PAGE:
5 Expert Tips for Writing Readable Sentences
For most of us, speaking comes easily - oftentimes much easier than when we're writing. The main reason for this is that writing and speaking are two very different ways of communicating. For example, if we were just, you know, sitting down for a cup of tea – like in the kitchen – and talking about, say what happened when I tried to get on the bus this morning, when this really rude guy shoved his way to the front and almost knocked this little kid over – like, and he literally almost fell on this other lady with a walker! I was, like, so ready to go off on the guy – but the bus driver didn’t even say anything. He was just like, ‘hurry up and get on’ or whatever. ‘Time’s a wastin’’.
More than a sentence or two of writing like that would either (a) melt your brain, or (b) put you to sleep. That’s why writers must pay close attention to average sentence length and readability if they want to capture and hold a reader's attention. Too-short sentences might come across as childish; too-long sentences could be confusing. What is the ideal balance? Here are a few tips from the experts that’ll help you make your sentences – whether fiction or nonfiction – more engaging and readable.
Robert Gunning looks to the masters
Robert Gunning, author of How To Take The Fog Out Of Writing, states that "Only highly skilled writers such as Charles Dickens and Thomas Wolfe can effectively write marathon sentences." He adds that "Even these writers limit themselves to 20 words or less per sentence." According to Gunning, in plain English, short sentences take preference over lengthy ones.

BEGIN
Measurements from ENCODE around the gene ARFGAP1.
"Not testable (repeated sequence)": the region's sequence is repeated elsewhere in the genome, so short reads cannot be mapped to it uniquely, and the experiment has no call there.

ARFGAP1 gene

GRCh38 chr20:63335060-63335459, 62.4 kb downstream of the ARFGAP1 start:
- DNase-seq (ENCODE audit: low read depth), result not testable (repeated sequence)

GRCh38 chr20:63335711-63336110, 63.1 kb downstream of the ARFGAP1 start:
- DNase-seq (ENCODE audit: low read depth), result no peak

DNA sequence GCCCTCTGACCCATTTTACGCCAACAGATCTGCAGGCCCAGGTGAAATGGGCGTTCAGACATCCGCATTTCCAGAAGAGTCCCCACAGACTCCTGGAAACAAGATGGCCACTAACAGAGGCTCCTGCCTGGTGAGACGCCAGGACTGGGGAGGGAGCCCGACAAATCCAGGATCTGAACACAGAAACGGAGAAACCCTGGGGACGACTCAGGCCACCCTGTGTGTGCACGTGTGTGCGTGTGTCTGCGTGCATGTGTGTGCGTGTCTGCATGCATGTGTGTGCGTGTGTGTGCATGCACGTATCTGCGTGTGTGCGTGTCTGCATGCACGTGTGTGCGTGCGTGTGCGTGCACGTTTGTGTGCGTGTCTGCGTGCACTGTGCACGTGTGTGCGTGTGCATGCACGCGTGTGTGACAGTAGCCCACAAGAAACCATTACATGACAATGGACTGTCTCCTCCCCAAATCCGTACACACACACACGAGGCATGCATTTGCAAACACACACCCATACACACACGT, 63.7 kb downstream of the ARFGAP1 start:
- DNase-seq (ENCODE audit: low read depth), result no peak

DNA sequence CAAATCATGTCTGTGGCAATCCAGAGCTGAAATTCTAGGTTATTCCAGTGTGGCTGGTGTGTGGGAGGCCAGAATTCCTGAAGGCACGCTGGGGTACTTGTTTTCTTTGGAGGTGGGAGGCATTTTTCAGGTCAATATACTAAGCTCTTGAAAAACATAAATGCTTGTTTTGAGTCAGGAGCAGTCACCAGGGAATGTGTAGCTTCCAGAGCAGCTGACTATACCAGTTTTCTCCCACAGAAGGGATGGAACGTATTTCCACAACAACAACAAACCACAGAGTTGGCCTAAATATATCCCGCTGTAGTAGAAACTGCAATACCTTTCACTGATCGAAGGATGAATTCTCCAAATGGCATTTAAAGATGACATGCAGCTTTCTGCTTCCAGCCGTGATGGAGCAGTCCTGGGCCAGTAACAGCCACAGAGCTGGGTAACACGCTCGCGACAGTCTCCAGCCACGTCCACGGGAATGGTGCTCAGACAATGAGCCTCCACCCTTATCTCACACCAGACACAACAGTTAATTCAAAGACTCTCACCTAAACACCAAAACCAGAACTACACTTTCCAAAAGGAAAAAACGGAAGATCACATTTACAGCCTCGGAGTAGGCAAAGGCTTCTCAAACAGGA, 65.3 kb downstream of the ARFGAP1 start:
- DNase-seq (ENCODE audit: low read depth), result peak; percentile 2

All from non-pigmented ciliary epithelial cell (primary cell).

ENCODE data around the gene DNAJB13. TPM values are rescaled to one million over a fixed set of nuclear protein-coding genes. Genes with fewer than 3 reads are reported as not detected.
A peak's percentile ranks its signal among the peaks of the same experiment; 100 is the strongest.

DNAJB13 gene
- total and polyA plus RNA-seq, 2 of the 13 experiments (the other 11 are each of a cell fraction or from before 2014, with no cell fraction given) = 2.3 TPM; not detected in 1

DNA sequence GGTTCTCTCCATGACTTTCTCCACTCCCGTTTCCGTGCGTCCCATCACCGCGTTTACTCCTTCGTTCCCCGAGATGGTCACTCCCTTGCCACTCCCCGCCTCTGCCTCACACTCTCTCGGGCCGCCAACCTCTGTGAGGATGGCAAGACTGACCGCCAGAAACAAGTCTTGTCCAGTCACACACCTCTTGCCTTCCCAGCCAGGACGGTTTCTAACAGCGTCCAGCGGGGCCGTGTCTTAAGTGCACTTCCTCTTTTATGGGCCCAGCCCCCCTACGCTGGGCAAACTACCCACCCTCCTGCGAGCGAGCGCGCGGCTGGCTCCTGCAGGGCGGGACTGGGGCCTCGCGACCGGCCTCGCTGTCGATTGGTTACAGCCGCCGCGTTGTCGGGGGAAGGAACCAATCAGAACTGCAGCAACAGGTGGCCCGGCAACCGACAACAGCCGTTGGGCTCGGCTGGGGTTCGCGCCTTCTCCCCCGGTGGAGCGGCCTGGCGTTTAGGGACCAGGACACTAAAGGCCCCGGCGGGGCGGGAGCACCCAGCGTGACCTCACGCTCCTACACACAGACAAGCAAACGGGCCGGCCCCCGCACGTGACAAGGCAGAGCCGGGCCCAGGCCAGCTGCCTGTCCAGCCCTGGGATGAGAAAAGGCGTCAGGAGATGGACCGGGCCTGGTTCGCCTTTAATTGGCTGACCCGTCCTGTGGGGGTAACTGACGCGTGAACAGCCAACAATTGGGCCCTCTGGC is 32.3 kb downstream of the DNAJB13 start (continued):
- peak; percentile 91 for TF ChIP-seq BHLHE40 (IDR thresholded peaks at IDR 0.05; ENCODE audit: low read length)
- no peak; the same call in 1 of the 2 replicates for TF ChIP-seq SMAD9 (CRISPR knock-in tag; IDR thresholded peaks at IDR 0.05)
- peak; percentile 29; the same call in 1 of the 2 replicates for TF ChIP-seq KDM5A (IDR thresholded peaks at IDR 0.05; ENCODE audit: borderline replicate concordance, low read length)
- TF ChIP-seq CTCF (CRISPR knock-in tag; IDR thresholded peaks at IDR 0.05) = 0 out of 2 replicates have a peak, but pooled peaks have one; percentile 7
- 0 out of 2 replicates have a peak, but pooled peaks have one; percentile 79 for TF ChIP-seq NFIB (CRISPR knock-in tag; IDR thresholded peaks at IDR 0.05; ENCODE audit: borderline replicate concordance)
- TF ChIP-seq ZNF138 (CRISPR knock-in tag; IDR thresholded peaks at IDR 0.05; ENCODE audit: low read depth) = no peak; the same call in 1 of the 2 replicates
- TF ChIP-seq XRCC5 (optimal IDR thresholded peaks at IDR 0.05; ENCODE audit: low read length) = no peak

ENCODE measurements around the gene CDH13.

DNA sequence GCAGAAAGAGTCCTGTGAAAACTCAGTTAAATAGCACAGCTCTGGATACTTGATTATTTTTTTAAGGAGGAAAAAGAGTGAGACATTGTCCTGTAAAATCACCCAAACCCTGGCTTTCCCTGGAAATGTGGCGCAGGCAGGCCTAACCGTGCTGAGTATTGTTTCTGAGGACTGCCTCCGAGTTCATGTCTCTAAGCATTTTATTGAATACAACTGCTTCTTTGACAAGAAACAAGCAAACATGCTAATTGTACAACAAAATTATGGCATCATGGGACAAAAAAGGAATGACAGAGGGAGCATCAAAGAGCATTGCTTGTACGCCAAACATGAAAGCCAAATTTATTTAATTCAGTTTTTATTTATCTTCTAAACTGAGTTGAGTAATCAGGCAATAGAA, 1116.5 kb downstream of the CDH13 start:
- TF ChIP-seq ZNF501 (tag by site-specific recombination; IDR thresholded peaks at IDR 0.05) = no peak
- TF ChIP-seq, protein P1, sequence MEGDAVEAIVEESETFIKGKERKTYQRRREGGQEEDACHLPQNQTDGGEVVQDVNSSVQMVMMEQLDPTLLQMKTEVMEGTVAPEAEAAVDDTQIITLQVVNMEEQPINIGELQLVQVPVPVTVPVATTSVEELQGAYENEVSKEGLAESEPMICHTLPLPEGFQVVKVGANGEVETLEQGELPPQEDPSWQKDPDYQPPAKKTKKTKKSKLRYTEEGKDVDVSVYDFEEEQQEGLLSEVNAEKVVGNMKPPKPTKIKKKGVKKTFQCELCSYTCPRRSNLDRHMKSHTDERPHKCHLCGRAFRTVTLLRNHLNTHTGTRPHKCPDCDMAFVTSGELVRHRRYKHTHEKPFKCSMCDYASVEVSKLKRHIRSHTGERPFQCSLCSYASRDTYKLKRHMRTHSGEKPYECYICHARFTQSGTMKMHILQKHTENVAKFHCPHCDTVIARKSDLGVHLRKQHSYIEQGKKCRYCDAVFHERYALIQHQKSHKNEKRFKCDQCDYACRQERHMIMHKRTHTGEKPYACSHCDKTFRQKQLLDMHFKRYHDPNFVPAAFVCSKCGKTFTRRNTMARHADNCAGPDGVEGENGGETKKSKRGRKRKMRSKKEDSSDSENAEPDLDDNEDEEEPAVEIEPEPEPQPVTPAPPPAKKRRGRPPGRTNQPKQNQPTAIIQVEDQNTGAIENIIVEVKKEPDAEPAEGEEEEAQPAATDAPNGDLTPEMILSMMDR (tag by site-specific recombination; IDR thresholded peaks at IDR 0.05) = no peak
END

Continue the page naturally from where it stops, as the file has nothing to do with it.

By the numbers with Jyoti Sanyal
Jyoti Sanyal, who wrote the book Indlish, goes into more detail on average sentence length and readability in a chapter called "Shrink or Sink." In this chapter, Sanyal quotes a survey done by a press association in the U.S. which found the following, "Readers find sentences of 8 words or less simple to read, sentences of 11 words easy, 14 words moderately easy, 17 words usual, 21 words somewhat difficult, 25 words challenging, and 29 words or more strenuous."
Martin Cutts on writing...
The Oxford Guide To Plain English author Martin Cutts clearly and colorfully states that "More people fear snakes than full stops, so they recoil when a long sentence comes hissing across the page." He recommends 15-20 words as the ideal sentence length.
...and word length
Cutts adds that "In addition to sentence length, word length should also be taken into consideration. For optimal readability, polysyllabic words might make a sentence difficult to understand. While words are measured in two units: letters and syllables, sentences are measured in three units: words, syllables, and characters." As a guideline, he recommends 15-20 words for an average sentence length, consisting of 25-33 syllables, holding 75-100 characters.
When in doubt, read aloud
In his book 100 Ways to Improve Your Writing, Gary Provost recommends reading your writing out loud to get a feel for the flow of the text. "One short sentence after another might sound choppy and might get boring. Several long sentences will get confusing. You might not realize it when you're writing, but, when reading out loud and hearing these sentences, your ears will tell you." Provost recommends a short sentence followed by a medium length one, followed by a long one. He calls this technique "Writing Music."
In many ways, average sentence length and readability go hand in hand. Read your writing out loud. Does it flow? Does it have a rhythm that pleases you? Make a note if you stumble in places and check on your sentence and word length.
If it reads well out loud, there’s an excellent chance that your writing will be clear to your readers!